A honing steel, sometimes referred to as sharpening steel, sharpening stick, sharpening rod, butcher’s steel, and chef’s steel, is a rod of steel, ceramic or diamond-coated steel used to realign blade edges. They are flat, oval, or round in cross-section and up to 1 foot (30 cm) long. The steel and ceramic honing steels may have longitudinal ridges, whereas the diamond-coated steels are smooth but embedded with abrasive diamond particles.
What’s the difference between honing and sharpening?
A honing steel basically pushes the edge of the knife back to the center and straightens it. … Honing should be done often – some even hone before each use.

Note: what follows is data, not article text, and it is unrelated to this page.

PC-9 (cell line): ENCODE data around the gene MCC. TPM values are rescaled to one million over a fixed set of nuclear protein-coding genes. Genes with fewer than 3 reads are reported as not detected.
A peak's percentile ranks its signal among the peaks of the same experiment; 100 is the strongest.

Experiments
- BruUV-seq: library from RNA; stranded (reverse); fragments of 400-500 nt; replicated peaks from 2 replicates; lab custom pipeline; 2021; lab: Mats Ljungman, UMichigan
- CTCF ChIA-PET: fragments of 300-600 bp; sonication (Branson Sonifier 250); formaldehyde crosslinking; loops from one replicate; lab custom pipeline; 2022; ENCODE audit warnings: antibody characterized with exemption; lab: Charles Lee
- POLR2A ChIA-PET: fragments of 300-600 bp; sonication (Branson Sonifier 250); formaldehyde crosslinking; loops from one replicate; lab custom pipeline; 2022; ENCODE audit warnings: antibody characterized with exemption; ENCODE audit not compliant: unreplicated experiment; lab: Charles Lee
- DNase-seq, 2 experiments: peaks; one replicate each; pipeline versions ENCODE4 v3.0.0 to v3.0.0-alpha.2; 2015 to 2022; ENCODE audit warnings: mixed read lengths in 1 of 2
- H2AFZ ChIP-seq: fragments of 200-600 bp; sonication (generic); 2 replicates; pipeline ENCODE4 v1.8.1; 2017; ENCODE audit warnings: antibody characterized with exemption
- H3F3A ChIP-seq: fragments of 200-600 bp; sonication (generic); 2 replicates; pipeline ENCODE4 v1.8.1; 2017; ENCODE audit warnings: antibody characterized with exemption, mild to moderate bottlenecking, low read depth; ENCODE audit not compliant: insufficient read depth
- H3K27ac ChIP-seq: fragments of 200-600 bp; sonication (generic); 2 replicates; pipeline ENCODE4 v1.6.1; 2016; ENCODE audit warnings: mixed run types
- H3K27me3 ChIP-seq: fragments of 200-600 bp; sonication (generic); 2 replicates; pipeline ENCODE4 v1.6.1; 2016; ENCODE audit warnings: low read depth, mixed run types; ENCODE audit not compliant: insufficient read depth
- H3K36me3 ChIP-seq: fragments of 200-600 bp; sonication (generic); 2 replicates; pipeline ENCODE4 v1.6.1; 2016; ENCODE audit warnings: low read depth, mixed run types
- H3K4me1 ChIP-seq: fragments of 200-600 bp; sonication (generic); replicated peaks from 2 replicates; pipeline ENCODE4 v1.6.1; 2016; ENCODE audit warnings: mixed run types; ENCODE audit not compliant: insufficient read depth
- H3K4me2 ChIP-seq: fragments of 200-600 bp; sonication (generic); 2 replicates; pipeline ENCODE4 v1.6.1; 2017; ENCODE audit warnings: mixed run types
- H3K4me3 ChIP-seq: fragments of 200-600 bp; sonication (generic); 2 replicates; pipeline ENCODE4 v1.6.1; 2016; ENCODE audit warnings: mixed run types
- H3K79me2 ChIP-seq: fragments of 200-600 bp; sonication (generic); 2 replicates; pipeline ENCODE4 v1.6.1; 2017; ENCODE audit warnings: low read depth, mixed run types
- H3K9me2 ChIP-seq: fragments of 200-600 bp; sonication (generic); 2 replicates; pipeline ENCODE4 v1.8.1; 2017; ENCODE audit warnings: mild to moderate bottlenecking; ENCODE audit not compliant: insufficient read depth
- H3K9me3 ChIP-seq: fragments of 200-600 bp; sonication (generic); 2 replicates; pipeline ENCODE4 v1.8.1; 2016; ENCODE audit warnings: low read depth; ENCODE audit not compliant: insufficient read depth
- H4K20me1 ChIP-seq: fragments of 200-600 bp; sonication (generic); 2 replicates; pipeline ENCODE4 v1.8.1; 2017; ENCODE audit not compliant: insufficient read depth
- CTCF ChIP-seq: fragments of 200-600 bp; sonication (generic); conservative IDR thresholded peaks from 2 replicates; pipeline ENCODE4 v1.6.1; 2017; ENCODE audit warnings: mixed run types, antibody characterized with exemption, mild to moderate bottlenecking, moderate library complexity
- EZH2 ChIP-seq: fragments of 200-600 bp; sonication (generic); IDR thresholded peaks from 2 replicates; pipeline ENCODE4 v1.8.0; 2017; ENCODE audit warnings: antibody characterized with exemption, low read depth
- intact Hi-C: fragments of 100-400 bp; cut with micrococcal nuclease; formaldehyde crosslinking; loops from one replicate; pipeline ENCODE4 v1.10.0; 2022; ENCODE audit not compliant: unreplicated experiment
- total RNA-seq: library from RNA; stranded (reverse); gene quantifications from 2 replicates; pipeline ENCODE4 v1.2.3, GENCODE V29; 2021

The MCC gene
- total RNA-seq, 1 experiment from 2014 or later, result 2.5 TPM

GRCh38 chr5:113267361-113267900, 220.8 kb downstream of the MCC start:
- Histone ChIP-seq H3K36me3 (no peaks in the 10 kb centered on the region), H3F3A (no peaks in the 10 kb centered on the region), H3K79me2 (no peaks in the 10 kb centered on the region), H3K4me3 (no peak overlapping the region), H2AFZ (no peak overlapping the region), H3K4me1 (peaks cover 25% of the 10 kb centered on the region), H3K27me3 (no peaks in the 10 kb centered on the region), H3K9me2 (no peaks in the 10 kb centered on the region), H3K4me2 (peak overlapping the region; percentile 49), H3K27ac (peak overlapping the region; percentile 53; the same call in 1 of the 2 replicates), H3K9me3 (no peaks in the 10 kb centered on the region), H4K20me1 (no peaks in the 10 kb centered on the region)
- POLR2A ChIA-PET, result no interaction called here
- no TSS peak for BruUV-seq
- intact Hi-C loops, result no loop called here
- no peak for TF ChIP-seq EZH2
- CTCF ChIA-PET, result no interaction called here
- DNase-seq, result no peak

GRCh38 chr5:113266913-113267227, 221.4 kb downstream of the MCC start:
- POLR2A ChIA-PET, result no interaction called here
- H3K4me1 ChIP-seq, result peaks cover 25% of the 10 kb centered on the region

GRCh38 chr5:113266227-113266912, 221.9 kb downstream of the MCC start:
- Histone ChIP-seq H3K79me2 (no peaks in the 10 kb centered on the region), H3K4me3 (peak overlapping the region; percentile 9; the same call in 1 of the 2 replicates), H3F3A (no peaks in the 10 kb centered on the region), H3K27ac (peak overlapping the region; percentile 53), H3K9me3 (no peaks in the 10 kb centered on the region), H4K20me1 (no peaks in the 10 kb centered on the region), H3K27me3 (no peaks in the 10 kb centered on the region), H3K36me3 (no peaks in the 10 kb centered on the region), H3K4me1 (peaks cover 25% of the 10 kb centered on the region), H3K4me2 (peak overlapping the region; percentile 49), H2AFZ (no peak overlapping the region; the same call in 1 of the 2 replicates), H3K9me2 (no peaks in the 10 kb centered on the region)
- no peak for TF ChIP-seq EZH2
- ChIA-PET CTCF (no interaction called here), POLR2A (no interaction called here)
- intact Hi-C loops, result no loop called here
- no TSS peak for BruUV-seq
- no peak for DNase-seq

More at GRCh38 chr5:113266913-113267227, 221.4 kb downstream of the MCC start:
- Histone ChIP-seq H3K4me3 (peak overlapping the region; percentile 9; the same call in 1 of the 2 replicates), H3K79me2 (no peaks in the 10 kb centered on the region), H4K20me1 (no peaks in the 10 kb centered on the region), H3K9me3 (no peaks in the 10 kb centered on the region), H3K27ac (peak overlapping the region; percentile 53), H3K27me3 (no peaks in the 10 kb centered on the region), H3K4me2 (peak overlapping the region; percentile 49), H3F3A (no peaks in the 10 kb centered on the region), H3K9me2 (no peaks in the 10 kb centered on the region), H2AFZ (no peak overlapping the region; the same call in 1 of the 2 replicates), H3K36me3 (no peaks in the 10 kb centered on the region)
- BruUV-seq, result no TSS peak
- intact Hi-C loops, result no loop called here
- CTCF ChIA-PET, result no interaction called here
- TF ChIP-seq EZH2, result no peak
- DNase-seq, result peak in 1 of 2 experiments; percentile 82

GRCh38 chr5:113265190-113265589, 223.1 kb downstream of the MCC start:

A sharpening steel, on the other hand, is a process where bits of the blade are ground and shaved off to produce a new, sharp edge.
Basically, the way I distinguish them is if the steel is abrasive (meaning produces metal shavings) then its a sharpener otherwise the rest are considered honing.
Round: Low overall weight and no edges that may damage the cutting edge, but only a specific contact surface for the knife.
Oval: large contact for the knife and therefore more effective grinding results.
Grooved Oval: the edges of the grooves are designed to have a grinding effect and take the shoulder of the edge back when steeling a blunt knife aggressively.
Square: two steels in one as different cuts are applied opposite each other.
Flat Oval: linear contact, even greater contact for the knife and very effective grinding results.
3-Sided: offers different grits in one sharpening rod.